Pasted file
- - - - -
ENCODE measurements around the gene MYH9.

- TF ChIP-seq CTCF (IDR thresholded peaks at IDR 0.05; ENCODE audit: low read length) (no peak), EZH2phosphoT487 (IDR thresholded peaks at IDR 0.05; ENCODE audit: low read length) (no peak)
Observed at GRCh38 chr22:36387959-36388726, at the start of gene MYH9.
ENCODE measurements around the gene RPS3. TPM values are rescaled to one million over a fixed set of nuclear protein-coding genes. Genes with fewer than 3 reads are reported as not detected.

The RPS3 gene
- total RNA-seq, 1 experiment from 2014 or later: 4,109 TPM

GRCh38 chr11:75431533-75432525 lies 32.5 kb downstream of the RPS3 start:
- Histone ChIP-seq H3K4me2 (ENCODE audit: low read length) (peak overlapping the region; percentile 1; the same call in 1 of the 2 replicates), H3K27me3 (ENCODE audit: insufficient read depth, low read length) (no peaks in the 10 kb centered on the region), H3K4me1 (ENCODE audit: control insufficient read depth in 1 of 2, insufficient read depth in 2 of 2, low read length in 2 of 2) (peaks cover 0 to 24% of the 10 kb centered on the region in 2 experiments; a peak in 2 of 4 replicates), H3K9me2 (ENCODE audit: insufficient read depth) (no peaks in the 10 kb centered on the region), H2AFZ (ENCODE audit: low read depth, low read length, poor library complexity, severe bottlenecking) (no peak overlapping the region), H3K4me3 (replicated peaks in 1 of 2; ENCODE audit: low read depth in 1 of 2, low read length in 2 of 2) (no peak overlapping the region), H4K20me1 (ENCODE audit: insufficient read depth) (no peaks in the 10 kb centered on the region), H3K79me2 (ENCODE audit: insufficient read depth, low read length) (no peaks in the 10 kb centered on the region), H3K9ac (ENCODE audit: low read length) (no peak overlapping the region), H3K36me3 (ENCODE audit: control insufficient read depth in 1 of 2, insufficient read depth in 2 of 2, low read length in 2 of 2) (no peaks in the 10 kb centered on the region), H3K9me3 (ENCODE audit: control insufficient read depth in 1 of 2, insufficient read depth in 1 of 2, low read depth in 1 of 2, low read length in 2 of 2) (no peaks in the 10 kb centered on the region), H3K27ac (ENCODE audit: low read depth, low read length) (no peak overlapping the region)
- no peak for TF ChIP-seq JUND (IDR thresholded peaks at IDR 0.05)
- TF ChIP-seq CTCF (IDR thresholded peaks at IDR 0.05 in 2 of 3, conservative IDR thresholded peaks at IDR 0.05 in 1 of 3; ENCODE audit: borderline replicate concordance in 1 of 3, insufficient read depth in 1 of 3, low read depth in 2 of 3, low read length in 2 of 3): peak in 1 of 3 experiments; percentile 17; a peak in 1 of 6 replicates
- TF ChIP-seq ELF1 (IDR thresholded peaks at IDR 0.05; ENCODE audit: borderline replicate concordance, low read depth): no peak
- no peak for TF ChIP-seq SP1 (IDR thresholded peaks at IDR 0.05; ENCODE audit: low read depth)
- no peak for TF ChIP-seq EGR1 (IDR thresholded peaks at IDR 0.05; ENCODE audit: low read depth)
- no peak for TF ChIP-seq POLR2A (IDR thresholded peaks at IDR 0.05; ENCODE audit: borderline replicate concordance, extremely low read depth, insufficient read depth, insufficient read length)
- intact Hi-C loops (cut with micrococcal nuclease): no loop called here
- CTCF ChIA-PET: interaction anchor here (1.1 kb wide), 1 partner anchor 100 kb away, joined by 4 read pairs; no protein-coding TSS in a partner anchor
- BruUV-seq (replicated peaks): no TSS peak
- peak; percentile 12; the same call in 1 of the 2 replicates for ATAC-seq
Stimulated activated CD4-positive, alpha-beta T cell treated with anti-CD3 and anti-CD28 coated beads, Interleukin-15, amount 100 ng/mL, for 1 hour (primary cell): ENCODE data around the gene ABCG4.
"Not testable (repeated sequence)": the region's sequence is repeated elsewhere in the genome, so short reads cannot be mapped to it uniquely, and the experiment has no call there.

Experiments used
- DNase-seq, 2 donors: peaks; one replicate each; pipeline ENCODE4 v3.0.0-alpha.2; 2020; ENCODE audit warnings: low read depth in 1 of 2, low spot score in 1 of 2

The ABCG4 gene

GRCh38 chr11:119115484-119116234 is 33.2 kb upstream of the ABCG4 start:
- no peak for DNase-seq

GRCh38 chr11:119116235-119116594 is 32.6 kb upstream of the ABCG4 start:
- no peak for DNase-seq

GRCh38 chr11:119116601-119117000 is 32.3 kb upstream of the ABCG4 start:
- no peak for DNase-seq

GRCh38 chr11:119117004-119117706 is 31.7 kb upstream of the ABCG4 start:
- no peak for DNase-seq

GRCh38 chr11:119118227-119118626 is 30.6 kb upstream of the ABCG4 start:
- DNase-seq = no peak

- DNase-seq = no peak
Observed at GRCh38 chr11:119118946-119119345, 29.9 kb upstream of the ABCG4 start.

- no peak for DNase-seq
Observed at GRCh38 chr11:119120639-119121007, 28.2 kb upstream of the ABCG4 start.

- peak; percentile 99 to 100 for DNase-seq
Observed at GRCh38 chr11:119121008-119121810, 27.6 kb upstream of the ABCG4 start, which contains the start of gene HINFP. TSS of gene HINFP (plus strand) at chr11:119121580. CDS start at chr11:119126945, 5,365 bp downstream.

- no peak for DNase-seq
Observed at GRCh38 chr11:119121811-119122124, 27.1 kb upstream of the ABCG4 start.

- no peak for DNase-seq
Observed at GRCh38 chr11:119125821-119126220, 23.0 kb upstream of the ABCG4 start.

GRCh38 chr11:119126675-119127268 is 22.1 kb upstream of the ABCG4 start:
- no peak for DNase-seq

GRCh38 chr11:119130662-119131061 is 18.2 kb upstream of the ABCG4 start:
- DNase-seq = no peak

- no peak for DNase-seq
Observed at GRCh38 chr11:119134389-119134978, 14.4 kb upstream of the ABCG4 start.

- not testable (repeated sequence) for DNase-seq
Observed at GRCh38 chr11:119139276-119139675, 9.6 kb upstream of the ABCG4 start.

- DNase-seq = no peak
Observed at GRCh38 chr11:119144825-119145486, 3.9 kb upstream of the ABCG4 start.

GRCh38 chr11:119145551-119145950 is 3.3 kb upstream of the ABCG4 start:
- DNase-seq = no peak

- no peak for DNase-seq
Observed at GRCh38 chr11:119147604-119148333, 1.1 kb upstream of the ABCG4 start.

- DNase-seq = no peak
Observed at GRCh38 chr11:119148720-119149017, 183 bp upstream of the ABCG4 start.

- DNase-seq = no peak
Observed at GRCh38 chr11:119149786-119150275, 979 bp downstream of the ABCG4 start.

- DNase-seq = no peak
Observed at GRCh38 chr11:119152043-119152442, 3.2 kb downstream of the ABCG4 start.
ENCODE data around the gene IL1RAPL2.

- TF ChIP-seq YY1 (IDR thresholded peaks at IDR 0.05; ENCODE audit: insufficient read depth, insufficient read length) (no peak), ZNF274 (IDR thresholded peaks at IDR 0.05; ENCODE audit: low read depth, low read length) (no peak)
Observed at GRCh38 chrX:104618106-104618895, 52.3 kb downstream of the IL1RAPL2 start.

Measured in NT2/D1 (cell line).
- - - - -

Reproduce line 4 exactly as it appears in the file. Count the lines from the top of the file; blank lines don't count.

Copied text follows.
ENCODE measurements around the gene RPS3. TPM values are rescaled to one million over a fixed set of nuclear protein-coding genes. Genes with fewer than 3 reads are reported as not detected.